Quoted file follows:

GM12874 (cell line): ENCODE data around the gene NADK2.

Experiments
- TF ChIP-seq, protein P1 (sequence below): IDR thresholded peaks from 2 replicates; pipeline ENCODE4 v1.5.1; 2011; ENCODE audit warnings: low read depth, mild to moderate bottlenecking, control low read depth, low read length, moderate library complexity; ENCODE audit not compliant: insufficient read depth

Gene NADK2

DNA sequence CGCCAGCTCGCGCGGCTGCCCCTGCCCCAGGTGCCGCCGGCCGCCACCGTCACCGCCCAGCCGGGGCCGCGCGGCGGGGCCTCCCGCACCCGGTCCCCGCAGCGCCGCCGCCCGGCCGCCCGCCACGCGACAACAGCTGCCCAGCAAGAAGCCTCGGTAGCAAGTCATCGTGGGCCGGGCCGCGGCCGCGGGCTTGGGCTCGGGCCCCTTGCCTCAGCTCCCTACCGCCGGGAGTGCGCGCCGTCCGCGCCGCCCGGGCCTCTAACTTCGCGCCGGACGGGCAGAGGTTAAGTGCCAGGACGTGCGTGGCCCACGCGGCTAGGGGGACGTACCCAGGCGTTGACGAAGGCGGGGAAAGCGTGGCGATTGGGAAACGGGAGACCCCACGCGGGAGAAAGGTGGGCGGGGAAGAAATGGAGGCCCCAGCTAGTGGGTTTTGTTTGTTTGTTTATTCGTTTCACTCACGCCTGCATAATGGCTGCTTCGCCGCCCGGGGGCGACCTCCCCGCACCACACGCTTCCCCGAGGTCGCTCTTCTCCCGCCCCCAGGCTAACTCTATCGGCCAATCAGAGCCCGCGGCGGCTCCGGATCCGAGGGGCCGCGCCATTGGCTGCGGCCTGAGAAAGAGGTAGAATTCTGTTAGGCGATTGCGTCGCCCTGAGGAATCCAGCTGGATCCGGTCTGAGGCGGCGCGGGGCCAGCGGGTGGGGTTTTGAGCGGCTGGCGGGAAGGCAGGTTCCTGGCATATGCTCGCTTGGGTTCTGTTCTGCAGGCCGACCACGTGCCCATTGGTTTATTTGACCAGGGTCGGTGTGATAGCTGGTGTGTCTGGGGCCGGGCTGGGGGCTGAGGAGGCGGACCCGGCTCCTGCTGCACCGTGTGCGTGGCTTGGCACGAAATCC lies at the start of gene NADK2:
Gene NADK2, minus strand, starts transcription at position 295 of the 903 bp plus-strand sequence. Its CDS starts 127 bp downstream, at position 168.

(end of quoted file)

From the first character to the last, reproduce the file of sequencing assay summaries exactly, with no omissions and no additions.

GM12874 (cell line): ENCODE data around the gene NADK2.

Experiments
- TF ChIP-seq, protein P1 (sequence below): IDR thresholded peaks from 2 replicates; pipeline ENCODE4 v1.5.1; 2011; ENCODE audit warnings: low read depth, mild to moderate bottlenecking, control low read depth, low read length, moderate library complexity; ENCODE audit not compliant: insufficient read depth

Gene NADK2

DNA sequence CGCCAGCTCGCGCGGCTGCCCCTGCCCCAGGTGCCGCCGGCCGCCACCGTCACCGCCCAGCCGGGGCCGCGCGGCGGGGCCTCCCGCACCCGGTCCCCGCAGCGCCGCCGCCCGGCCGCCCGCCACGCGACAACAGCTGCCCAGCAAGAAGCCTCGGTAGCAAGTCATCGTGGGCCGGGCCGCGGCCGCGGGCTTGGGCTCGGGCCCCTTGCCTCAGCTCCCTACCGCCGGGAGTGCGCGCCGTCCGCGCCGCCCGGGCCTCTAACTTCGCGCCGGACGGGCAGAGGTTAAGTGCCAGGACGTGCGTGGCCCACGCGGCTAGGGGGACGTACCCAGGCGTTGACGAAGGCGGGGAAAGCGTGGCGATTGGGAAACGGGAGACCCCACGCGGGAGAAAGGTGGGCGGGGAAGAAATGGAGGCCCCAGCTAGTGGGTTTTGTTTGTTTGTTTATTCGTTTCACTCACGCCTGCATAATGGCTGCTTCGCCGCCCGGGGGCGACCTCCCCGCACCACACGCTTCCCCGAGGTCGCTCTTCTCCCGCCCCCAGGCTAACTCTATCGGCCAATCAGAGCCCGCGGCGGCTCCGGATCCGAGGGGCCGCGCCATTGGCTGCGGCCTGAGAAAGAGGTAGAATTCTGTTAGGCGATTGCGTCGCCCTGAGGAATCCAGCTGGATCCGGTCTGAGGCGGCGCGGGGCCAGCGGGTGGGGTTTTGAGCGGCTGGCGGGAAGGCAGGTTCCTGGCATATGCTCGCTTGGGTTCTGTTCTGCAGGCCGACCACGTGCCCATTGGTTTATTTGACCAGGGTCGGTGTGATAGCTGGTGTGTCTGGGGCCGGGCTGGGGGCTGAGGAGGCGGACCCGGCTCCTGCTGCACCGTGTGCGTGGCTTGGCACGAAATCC lies at the start of gene NADK2:
Gene NADK2, minus strand, starts transcription at position 295 of the 903 bp plus-strand sequence. Its CDS starts 127 bp downstream, at position 168.